Black – Uncle Ado –Cheap bastard – money to him was everything
Black – her friend Nina banished –She sent her sister away to a nursing home
Those in black were dead but no tears only anger
About her whites she has an ease
Your father I kiss him once in the morning and once at night
Now, as I bite into her sandwich she comes closer…leans in
You know I never cry, not even when my father died
I’m at a loss, what’s this Mom…doubt?
Did she think, My boy, see what he says
Tell him what I don’t understand
I with never a question about anything…ever?
And I think what a strange way
It would be to tell me
I love you
What a strange way
The wintry day says gloves
Walk in the cold rain and it says gloves
Stop for lunch at the Tex Mex and it says
Gloves on the table to pencil my menu selection
The newspaper to read and it says to my spot by the window
The chicken, beans and rice plate and it says life is good
Time to go and where are my gloves?
On the table, in my briefcase, in my jacket and nothing
I look up and at the door a man in a sweatshirt holds gloves
Out the door he goes and doesn’t put them on
I see him walk down the block
They could be my gloves
I think I’m an old fool these days
I can’t chase him down the block
Maybe the gloves in a place I missed
Might even have left them home
No, he walks out with the gloves that say
Look here, left alone on the table
Left alone and it’s not a steal
He couldn’t just call out – anyone here lose these
Yet I want some sort of answer
Someone at fault…
Someone at kindness
The man not quite a thief
Me not quite a victim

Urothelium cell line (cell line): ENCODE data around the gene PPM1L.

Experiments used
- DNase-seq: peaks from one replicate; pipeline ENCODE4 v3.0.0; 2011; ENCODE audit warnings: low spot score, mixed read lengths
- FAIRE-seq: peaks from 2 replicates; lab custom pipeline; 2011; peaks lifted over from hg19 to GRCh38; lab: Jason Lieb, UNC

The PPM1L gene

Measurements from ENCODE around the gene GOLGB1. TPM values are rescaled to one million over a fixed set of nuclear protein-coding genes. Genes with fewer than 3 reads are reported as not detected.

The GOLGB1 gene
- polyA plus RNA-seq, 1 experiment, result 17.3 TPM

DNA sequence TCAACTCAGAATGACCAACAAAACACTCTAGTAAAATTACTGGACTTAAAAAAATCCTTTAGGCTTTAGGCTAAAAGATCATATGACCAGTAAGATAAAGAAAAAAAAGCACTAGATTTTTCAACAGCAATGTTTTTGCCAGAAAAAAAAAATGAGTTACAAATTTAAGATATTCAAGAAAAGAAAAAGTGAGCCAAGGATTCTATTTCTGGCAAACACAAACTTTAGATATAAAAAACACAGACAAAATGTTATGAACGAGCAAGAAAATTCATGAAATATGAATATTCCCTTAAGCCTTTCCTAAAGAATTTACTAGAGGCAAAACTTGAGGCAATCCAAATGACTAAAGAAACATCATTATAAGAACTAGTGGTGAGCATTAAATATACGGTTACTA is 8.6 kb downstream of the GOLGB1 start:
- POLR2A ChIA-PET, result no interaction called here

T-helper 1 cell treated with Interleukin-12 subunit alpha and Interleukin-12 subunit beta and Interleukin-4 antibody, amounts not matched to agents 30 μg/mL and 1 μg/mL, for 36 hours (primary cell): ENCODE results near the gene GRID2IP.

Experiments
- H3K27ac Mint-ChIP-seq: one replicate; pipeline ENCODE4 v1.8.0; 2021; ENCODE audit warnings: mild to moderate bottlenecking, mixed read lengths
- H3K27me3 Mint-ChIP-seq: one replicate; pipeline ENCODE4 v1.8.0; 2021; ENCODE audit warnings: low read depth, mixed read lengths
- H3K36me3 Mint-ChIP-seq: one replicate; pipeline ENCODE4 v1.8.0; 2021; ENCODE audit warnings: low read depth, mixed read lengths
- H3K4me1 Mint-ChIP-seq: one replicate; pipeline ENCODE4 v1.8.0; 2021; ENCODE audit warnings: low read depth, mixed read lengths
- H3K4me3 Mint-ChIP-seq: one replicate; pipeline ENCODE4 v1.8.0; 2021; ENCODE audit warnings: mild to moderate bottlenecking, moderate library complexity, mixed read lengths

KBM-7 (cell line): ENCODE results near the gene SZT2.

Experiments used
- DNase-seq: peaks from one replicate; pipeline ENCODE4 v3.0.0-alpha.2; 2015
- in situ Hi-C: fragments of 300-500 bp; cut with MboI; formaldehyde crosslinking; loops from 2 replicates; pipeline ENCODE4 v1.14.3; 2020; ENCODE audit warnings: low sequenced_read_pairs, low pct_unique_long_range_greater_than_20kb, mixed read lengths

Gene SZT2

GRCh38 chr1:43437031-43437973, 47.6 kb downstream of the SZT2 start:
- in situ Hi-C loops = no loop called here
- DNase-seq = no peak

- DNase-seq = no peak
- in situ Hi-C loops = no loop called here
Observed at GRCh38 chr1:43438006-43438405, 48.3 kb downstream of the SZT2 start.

Greg Moglia is a veteran of 27 years as Adjunct Professor of Philosophy of Education at N.Y.U and 37 years as a high school teacher of Physics and Psychology. His poems have been accepted in over 300 journals in the U.S., Canada, England, India, Australia, Sweden, Belgium and Austria as well as five anthologies. He is 8 times a winner of an ALLEN GINSBERG Poetry Award sponsored by the poetry center at Passaic County Community College. He lives in Huntington, N.Y.
it spills, like ink drooling into graveled
roads, hair hanging from the broken neck—
i run—past the smoked houses that smell of
firecrackers on new year’s—but too
heavy—it drags across my skin;
they said the wokou are coming! ri ben ren lai le!
but the peonies dressed with summer’s qipao
told us stay, stay, stay.
did we stay to die here?
his stomach bulged as they forced water
down his throat, eyes screaming mercy—
uncle, your swollen body haunts me now.
and mother, lullabies and village songs have grown
into the pig’s squeal just before the butcher’s mark—
what did you sing to me before? all i recall is,
“don’t touch me there!”
they said “world war”
but what did we do?
i have seen things. pregnant women with torn open bellies,
heads of our ragtag soldiers in target practice.
the red scarf of a schoolgirl.
her body splayed open, dumped in our once-blue pond.
why did we stay?
i did not want this adventure.
my voice has stilled; i am no longer brave like mulan, my hero.
wait, i wasn’t ready.
Allison Chen is a writer from Queen Creek, Arizona. She has been published or upcoming publication in the Paha Review, Canvas Literary Journal, Shine: Best Arizona Teen Writing of 2016, Brushtalks Magazine, and the Writer’s Slate. Her work has been recognized by the Scholastic Arts and Writing Awards, Mount Mercy University, and Skipping Stones Youth Honor Awards.
with a heaved sigh.
Only the bachelor jay
bathed in his cerulean vest
resists the fait accompli
of ephemeral gray.
The lynx pads soundlessly
into this laundered, stony light,
tufted ears twitching
to the avian colic
from snowshoed feet;
roods upon whispered white.
Deep inside this refuge,
her feline eye—burnt
ochre to its edges—
in a clasping, crushing end.
Though a button breeze,
Time’s muted arbiter,
foretells some misgiving:
in a lethal distance—
the southernmost verge
of an endangered range.
Gina Marie Bernard holds B.A., B.S., and M.A. degrees from Bemidji State University. She writes and teaches high school English in Bemidji, Minnesota. Her daughters, Maddie and Parker, are the two halves of her heart. Her work has recently appeared in Appalachia, Balloons Lit. Journal, The Bat Shat, Border Crossing, Cimarron Review, Fox Cry Review, Glitterwolf Magazine, Tule Review, and Uprooted: An Anthology on Gender and Illness.